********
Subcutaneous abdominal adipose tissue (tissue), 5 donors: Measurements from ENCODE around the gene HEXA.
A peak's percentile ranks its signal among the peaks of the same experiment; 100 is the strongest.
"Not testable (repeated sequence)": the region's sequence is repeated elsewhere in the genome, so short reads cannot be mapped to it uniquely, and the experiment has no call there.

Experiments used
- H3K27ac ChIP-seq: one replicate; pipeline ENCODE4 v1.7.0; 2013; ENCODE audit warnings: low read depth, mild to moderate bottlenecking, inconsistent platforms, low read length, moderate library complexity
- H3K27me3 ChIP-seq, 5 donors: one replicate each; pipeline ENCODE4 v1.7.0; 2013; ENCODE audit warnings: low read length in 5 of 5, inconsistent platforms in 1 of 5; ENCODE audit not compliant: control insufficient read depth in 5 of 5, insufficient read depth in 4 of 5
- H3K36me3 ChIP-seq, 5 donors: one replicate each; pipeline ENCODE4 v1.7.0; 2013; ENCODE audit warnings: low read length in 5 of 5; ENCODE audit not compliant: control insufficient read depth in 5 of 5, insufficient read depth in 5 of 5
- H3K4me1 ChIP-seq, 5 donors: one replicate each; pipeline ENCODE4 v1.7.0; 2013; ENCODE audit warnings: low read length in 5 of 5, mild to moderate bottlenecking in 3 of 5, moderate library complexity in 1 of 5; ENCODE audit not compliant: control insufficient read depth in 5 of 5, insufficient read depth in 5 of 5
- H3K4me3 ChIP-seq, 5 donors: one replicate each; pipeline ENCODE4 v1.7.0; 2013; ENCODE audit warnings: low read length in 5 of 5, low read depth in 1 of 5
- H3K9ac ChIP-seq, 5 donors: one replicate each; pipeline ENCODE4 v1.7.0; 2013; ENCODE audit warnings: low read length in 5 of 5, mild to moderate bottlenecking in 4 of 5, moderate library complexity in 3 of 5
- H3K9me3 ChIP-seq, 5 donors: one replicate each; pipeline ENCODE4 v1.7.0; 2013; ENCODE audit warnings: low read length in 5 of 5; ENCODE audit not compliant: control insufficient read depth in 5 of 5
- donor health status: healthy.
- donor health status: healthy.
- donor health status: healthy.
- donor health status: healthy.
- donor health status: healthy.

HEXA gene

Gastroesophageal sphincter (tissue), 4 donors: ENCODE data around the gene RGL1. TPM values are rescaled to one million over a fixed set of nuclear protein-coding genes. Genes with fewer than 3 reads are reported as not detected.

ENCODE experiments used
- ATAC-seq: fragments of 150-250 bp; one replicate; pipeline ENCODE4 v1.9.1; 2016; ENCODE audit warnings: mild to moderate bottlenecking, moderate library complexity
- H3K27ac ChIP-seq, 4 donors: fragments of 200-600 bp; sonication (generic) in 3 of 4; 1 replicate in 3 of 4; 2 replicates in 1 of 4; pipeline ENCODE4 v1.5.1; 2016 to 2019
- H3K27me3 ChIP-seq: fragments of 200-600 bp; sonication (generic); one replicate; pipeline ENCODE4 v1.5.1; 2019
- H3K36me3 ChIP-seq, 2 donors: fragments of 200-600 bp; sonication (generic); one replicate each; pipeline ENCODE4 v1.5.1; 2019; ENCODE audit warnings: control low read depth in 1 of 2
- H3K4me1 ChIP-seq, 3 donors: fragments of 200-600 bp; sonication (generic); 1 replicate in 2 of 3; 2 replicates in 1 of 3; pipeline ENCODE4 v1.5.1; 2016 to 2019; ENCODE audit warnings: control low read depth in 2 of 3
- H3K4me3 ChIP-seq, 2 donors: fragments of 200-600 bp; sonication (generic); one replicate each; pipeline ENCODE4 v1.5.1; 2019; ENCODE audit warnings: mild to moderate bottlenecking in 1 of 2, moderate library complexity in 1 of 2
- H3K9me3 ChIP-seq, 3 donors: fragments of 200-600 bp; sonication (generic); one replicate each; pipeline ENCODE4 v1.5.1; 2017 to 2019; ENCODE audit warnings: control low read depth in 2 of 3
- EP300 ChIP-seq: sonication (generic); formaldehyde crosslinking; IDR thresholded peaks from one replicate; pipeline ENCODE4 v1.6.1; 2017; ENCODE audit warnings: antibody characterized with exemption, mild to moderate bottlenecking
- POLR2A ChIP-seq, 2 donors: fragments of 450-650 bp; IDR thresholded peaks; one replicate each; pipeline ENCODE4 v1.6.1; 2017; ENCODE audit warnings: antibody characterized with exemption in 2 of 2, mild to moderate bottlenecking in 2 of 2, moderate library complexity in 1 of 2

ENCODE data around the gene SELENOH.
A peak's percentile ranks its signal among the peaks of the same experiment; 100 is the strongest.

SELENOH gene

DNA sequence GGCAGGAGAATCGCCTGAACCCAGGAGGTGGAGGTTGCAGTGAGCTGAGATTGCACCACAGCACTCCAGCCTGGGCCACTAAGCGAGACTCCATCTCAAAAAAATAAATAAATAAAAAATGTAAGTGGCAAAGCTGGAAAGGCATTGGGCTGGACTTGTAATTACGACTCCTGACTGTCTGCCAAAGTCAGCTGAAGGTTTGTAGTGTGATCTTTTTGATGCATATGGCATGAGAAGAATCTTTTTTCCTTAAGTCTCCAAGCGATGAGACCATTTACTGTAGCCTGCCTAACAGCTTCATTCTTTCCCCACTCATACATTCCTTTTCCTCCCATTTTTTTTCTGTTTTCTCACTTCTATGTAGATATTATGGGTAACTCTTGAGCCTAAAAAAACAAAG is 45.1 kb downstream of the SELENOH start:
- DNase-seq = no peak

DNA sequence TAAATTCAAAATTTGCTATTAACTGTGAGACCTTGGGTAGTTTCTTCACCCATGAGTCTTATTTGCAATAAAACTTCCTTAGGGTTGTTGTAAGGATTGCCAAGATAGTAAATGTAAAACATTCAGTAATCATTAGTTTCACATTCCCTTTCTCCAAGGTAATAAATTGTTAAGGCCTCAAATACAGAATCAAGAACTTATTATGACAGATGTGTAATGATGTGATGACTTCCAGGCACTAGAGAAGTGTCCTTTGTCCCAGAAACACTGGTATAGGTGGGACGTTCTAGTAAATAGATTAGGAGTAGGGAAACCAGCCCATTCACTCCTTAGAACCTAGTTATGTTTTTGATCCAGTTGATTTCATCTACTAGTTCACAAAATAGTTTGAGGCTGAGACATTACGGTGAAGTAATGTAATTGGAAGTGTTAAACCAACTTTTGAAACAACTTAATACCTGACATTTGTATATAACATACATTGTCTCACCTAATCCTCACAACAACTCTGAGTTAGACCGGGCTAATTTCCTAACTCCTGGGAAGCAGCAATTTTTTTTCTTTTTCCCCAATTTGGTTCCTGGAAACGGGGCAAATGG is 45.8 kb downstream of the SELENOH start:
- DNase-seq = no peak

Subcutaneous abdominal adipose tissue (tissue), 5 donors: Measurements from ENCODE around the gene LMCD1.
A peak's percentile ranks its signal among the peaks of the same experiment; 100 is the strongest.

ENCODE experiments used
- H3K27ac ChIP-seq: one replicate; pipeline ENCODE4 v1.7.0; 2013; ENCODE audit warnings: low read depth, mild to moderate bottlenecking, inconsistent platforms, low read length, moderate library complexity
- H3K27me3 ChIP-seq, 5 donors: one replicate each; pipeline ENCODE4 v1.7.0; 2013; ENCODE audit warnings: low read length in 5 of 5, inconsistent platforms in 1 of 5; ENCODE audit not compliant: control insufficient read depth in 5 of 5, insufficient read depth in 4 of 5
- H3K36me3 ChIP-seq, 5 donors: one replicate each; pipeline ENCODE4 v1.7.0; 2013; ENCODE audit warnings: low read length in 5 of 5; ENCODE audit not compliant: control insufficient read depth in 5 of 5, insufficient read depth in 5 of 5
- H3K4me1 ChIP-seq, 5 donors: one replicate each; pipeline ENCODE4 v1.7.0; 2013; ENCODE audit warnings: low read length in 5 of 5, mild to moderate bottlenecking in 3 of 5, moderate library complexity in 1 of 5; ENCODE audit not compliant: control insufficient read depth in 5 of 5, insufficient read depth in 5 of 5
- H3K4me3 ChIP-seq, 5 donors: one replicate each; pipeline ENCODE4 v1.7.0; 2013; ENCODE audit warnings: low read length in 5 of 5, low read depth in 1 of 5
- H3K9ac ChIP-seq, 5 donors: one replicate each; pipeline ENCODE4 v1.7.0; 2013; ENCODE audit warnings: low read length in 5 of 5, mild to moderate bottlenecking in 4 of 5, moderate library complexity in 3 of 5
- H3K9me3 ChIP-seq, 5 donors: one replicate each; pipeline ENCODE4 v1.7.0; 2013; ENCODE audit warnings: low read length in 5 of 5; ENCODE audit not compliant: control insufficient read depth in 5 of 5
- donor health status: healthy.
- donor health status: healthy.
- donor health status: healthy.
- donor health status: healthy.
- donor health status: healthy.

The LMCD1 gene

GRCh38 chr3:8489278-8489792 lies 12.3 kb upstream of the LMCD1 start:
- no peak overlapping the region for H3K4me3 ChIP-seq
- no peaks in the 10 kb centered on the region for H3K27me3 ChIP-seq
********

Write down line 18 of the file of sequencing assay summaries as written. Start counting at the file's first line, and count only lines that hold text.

Gastroesophageal sphincter (tissue), 4 donors: ENCODE data around the gene RGL1. TPM values are rescaled to one million over a fixed set of nuclear protein-coding genes. Genes with fewer than 3 reads are reported as not detected.